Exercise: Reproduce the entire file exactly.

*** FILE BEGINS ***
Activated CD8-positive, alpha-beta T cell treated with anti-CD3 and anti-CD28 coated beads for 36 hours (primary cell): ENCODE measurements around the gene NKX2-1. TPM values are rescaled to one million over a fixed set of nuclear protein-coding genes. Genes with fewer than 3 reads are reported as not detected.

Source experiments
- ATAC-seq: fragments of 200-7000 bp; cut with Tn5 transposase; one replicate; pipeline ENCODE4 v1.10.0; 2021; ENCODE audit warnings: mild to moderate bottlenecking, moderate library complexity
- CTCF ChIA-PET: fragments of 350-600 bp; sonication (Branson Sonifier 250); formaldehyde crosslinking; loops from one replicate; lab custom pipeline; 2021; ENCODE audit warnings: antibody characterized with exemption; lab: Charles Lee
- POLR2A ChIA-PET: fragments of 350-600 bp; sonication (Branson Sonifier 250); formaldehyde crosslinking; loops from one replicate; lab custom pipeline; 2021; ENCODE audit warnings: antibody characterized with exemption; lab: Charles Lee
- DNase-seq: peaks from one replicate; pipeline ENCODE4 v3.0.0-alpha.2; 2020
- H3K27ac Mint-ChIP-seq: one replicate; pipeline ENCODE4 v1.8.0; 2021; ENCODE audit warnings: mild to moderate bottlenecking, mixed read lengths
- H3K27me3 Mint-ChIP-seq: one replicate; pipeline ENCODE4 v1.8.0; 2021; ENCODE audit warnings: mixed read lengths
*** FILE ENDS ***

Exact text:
Activated CD8-positive, alpha-beta T cell treated with anti-CD3 and anti-CD28 coated beads for 36 hours (primary cell): ENCODE measurements around the gene NKX2-1. TPM values are rescaled to one million over a fixed set of nuclear protein-coding genes. Genes with fewer than 3 reads are reported as not detected.

Source experiments
- ATAC-seq: fragments of 200-7000 bp; cut with Tn5 transposase; one replicate; pipeline ENCODE4 v1.10.0; 2021; ENCODE audit warnings: mild to moderate bottlenecking, moderate library complexity
- CTCF ChIA-PET: fragments of 350-600 bp; sonication (Branson Sonifier 250); formaldehyde crosslinking; loops from one replicate; lab custom pipeline; 2021; ENCODE audit warnings: antibody characterized with exemption; lab: Charles Lee
- POLR2A ChIA-PET: fragments of 350-600 bp; sonication (Branson Sonifier 250); formaldehyde crosslinking; loops from one replicate; lab custom pipeline; 2021; ENCODE audit warnings: antibody characterized with exemption; lab: Charles Lee
- DNase-seq: peaks from one replicate; pipeline ENCODE4 v3.0.0-alpha.2; 2020
- H3K27ac Mint-ChIP-seq: one replicate; pipeline ENCODE4 v1.8.0; 2021; ENCODE audit warnings: mild to moderate bottlenecking, mixed read lengths
- H3K27me3 Mint-ChIP-seq: one replicate; pipeline ENCODE4 v1.8.0; 2021; ENCODE audit warnings: mixed read lengths